clock menu more-arrow no yes mobile

Filed under:

NCAA Men's Lacrosse Tournament bracket: Offensive depth is the difference-maker for Maryland

The Terps are averaging 14 goals per game in the postseason, and that's an newfound luxury.

Sammi Silber/Testudo Times

By this date last year, Maryland men's lacrosse had defeated Yale and North Carolina to earn a spot in the NCAA Tournament's Final Four. Fueled by a punishing defense anchored by Kelly Award winning goalie Kyle Bernlohr, all Maryland's offense had to was score just enough to edge its opponents. With an attack led by then-sophomore Matt Rambo, who'd finish the season with 40 goals and 19 assists, it seemed as if that task wasn't too hard to accomplish.

But the Terps 10-5 loss to the Denver Pioneers in the championship game solidified what many saw as a crucial weakness all season: a lack of weapons. What came as such an initial shock, isn't too surprising if you look close enough.

Last year's postseason

It started with the 2015 Big Ten tournament, where the Terps lost 9-6 to Ohio State at home. At that point, it was their worst offensive outing of the year.

Then in the 8-7 win over Yale in the first round, Maryland faced a three-goal deficit early in the fourth quarter. The eventual four-goal comeback is certainly the takeaway from that game, but don't ignore the fact that the Terps entered a crucial quarter in the NCAA Tournament with just four goals either.

Despite those warning signs, Maryland advanced to the title game riding a wave of confidence as the tournament's No. 6-seed. But the Terps came crashing back to reality, putting up only five goals to support Rambo's team-leading two. In critical game defining moments, it became clear there wasn't enough firepower to sustain a championship-worthy performance.

Plus, this isn't even uncharacteristic for Maryland teams

During head coach John Tillman's tenure, the Terps have failed to put up more than seven goals in all three of their championship appearances, sinking as low as three in 2012. There has always been an emphasis on defense at Maryland, but a well-balance offense has consistently stymied the Terps' hopes of winning the season finale.

Fast forward to 2016, and that storyline no longer exists.

So, what's different?

Maryland finally has a bevy of second-option scorers that can emerge at any time, taking pressure off Rambo and making it virtually impossible for opponents to prepare.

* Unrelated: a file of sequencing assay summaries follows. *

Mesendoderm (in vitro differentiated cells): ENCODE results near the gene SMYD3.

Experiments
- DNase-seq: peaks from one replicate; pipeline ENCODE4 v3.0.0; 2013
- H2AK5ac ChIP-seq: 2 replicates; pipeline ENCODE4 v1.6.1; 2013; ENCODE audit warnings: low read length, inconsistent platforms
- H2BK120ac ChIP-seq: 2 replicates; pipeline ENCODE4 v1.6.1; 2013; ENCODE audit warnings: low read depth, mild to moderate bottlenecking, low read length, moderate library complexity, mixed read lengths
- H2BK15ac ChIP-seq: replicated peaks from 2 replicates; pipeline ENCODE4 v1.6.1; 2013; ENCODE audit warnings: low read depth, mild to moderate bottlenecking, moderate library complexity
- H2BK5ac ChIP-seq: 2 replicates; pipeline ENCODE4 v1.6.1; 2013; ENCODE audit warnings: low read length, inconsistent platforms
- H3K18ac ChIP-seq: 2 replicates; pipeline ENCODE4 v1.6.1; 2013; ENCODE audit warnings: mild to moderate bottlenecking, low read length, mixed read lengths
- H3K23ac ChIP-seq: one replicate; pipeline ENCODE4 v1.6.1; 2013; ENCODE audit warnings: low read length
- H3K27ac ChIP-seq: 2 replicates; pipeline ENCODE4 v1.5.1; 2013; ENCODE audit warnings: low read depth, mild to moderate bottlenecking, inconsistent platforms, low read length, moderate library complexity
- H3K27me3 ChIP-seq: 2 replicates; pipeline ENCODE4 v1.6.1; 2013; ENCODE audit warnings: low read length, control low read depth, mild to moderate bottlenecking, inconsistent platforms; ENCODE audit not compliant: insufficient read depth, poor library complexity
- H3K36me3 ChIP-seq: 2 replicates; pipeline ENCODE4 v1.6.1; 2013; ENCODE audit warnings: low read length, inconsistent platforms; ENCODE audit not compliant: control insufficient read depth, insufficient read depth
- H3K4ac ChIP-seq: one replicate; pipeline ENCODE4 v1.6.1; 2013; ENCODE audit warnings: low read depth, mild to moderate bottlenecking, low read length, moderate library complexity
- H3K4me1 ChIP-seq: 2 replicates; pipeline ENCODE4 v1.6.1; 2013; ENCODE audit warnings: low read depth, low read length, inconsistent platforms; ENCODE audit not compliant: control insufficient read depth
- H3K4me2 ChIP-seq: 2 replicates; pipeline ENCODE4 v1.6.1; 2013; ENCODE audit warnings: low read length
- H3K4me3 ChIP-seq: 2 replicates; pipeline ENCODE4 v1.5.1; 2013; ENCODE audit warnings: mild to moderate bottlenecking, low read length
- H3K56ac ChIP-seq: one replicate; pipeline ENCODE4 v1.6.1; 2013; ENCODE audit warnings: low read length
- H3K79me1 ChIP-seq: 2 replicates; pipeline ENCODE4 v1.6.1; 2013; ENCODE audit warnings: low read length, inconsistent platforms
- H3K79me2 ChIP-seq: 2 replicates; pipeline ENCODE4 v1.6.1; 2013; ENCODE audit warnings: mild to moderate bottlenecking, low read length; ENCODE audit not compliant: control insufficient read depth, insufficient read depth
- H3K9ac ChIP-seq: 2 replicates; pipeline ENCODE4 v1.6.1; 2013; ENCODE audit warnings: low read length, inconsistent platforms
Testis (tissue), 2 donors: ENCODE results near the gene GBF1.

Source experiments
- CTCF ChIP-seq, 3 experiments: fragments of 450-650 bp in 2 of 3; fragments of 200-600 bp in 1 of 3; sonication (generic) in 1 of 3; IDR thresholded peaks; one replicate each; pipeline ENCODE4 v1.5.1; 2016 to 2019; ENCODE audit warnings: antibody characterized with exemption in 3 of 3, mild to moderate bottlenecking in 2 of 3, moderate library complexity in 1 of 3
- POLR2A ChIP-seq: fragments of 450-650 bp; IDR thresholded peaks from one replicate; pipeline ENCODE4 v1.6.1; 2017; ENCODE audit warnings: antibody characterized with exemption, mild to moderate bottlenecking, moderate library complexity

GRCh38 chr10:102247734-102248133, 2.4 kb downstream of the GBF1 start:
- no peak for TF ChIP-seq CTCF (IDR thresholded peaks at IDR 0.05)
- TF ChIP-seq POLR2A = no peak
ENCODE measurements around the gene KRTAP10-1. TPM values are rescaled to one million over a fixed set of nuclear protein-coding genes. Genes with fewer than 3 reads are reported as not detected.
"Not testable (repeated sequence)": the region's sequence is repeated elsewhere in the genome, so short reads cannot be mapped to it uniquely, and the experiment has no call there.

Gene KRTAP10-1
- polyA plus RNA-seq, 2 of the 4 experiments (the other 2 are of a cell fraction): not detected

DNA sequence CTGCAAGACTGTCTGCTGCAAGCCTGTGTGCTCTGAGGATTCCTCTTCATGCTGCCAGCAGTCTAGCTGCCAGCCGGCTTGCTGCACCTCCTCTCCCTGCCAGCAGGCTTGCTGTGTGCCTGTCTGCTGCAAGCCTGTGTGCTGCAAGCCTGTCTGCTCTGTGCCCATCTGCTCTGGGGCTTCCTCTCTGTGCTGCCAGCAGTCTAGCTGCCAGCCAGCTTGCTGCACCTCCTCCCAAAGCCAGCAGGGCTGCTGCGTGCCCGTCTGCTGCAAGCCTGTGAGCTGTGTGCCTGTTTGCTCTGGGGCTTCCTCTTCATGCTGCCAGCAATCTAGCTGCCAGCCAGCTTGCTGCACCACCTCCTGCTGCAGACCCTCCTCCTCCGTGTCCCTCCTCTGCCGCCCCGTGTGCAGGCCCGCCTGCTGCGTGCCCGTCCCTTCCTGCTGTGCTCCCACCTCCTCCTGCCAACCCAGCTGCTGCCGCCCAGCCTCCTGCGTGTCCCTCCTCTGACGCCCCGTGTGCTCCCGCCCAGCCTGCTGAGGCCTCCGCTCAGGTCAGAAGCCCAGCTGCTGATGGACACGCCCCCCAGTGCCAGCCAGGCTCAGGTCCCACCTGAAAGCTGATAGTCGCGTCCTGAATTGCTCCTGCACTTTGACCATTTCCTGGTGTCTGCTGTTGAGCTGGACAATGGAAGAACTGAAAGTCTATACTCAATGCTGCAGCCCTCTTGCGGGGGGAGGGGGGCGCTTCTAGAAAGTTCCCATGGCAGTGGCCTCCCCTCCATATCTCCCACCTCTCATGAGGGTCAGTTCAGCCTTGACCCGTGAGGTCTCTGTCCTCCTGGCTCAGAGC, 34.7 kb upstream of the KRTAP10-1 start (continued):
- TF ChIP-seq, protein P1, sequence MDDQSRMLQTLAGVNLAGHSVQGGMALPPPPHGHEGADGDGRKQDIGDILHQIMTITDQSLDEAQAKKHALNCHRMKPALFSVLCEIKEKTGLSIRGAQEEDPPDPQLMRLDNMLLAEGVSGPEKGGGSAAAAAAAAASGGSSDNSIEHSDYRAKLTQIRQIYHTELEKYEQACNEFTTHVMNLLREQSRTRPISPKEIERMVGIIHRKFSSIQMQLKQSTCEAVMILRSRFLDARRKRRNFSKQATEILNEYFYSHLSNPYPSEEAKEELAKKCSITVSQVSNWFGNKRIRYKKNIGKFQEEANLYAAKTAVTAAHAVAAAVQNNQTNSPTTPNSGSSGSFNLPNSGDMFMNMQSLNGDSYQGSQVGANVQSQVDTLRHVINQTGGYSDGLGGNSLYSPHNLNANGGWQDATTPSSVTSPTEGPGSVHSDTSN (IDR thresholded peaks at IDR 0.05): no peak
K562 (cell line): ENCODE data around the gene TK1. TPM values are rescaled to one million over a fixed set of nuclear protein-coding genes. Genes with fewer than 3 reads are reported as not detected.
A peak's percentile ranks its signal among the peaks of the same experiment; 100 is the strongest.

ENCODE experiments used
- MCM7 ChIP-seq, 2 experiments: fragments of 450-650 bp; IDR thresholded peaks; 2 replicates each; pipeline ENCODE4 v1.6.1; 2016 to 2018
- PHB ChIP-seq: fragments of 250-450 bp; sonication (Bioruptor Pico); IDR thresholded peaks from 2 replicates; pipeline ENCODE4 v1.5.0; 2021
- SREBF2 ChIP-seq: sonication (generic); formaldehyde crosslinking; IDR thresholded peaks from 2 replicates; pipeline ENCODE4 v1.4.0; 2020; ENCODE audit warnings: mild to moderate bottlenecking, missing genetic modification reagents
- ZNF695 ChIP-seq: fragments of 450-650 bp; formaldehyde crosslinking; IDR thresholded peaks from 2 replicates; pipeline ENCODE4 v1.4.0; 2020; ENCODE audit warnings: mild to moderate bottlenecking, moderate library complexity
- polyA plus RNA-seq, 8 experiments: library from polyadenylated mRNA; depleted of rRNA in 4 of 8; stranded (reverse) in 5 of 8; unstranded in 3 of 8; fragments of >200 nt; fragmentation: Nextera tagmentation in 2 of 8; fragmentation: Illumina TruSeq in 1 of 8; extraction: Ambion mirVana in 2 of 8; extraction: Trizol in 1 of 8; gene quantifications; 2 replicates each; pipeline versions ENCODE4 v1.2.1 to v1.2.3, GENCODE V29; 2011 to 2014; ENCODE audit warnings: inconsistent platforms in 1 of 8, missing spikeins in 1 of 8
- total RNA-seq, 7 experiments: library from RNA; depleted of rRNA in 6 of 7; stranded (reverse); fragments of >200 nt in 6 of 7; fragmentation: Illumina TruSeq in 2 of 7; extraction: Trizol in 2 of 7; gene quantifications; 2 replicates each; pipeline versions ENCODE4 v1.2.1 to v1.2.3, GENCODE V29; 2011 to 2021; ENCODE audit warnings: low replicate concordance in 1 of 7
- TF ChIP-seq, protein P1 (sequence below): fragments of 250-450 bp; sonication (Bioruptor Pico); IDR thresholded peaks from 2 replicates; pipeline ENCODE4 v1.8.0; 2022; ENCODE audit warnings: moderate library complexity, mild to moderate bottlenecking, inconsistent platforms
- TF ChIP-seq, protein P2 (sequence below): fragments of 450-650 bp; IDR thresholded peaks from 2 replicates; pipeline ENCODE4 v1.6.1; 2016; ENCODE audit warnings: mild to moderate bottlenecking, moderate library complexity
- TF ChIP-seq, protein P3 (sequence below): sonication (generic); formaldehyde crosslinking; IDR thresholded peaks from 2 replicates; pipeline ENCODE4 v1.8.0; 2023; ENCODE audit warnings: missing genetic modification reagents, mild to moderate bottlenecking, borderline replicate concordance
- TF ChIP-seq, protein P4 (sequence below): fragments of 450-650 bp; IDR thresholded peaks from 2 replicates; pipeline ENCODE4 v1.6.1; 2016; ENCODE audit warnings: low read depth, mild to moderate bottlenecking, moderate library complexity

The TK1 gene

Connecticut native Connor Kelly exploded for three goals against North Carolina in last year's tournament, showing what made him such an upside recruit for Tillman. He's since emerged as a a dynamic scoring threat, currently third on the team with 24 goals and 12 assists.

Attackman Tim Rotanz suffered from vertigo after his freshman campaign, forcing him to redshirt and completely miss his sophomore season. Midfielder Lucas Gradinger had to follow suit, suffering a season ending injury in the second game of the season. Both returned to the field this season, combining for 15 goals and nine assists to add a healthy dose of youth to the offense.

Transfer senior Pat Young has brought more than three years of experience from nearby UMBC, he brings a new level of athleticism to the offense. At 6'1 and 205 pounds, he's a force at the midfield that plays with the grit of a running back. After a four-goal performance in Maryland's win over Syracuse in this year's quarterfinals, he's got 15 on the season while reaching 100 for his career.

Combine all that with the growth of junior Colin Heacock, who has more than doubled his goal production from last year (now 37), and you've got a totally revamped offense that has only gotten better as the season progressed.

The Terps are no stranger to the limelight of what's to come next weekend. They know what's at stake, they know what history has to say, but it's a whole new ballgame.

Tillman has the offensive depth needed to make that last hurdle, and can end the program's 41-year championship drought if the offense plays to it's fullest capabilities. Now, it's just a matter of execution.